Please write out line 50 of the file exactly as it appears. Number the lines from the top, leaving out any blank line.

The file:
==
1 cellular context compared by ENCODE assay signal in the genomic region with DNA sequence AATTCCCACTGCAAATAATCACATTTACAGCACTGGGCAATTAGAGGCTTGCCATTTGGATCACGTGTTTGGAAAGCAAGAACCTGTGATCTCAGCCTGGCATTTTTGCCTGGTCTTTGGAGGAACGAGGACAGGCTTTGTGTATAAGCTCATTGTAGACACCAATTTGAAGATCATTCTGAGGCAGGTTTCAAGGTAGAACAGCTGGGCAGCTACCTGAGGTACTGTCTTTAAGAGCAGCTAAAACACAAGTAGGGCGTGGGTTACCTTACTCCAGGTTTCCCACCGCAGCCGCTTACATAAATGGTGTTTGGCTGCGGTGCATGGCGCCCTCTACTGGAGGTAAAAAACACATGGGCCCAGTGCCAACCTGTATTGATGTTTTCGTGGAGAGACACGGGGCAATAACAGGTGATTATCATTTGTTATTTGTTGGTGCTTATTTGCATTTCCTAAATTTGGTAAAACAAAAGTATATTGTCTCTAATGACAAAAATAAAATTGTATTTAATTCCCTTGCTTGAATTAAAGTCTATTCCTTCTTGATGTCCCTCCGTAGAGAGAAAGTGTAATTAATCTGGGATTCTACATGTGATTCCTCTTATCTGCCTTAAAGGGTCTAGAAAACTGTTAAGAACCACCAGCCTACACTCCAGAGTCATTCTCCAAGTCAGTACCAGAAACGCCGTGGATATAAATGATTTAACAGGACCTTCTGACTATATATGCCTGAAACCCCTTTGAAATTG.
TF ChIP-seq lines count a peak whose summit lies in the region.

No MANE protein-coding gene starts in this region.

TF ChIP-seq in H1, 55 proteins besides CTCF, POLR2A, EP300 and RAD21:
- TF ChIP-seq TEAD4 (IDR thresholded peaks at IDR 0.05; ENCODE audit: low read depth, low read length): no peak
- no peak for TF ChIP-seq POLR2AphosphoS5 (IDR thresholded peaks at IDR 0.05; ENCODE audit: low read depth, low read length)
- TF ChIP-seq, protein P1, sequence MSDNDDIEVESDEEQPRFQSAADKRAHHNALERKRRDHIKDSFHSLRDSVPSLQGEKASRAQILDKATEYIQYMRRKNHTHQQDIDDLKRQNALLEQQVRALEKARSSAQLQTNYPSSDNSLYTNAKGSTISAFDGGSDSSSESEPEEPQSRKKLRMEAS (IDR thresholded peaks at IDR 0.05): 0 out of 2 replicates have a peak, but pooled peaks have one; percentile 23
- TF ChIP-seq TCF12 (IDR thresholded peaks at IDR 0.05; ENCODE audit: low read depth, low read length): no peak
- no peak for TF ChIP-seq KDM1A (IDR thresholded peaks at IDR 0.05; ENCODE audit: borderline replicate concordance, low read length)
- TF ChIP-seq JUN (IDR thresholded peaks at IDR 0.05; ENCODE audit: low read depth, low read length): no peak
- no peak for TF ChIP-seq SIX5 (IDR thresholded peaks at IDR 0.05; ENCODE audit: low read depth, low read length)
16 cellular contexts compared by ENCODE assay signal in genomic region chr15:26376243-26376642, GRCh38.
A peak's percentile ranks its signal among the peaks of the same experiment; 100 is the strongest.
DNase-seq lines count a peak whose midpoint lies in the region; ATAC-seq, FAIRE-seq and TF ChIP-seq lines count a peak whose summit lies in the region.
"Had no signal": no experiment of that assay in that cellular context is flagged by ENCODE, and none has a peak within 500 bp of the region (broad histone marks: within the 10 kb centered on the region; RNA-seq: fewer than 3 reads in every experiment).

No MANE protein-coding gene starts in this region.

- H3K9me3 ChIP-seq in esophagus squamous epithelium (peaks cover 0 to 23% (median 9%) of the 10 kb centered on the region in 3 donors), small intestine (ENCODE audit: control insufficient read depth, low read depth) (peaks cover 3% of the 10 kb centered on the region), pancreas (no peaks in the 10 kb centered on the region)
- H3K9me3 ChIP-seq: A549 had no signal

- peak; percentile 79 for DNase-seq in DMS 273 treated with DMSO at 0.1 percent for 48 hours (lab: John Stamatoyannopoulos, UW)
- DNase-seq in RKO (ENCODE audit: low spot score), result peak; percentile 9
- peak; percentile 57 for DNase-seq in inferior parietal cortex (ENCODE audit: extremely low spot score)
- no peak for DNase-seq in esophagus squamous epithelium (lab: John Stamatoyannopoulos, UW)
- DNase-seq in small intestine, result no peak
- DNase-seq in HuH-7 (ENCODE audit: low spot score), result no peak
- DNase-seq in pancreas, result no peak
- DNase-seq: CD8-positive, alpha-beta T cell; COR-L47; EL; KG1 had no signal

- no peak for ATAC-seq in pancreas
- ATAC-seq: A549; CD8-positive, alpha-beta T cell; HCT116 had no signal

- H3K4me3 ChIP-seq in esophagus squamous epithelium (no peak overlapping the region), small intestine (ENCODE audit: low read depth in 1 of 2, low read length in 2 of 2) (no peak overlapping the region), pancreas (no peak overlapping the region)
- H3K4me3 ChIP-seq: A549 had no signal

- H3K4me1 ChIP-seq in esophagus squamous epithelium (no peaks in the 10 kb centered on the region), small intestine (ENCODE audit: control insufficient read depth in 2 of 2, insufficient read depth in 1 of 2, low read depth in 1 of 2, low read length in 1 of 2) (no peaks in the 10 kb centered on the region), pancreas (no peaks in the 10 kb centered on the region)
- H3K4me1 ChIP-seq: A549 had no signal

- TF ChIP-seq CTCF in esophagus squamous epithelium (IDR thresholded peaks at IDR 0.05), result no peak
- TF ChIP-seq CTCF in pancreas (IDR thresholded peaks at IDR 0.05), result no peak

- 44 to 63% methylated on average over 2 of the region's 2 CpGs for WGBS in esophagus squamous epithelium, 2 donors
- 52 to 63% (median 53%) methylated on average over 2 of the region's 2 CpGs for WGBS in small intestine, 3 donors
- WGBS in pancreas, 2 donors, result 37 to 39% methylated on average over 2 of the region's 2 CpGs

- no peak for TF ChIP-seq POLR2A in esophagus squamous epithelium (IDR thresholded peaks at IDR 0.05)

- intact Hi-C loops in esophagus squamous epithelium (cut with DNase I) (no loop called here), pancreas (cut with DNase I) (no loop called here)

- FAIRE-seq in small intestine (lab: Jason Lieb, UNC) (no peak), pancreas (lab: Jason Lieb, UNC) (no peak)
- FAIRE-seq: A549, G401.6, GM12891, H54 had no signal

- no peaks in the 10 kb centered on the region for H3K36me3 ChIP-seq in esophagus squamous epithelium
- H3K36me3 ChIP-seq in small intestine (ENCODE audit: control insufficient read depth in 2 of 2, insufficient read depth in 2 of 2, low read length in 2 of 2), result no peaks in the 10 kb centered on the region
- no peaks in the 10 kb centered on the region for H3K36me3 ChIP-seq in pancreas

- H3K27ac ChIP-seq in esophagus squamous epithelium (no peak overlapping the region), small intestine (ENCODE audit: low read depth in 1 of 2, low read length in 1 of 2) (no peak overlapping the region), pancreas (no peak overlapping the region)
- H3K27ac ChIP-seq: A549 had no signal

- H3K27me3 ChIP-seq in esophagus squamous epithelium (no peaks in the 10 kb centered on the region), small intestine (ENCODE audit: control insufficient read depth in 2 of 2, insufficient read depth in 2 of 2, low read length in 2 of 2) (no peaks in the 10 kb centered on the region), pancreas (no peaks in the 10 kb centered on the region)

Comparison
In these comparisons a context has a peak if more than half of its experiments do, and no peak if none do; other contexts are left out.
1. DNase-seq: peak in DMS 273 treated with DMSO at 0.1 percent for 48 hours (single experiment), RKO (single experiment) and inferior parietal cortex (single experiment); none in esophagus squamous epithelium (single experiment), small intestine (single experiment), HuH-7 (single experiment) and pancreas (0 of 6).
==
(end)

1. DNase-seq: peak in DMS 273 treated with DMSO at 0.1 percent for 48 hours (single experiment), RKO (single experiment) and inferior parietal cortex (single experiment); none in esophagus squamous epithelium (single experiment), small intestine (single experiment), HuH-7 (single experiment) and pancreas (0 of 6).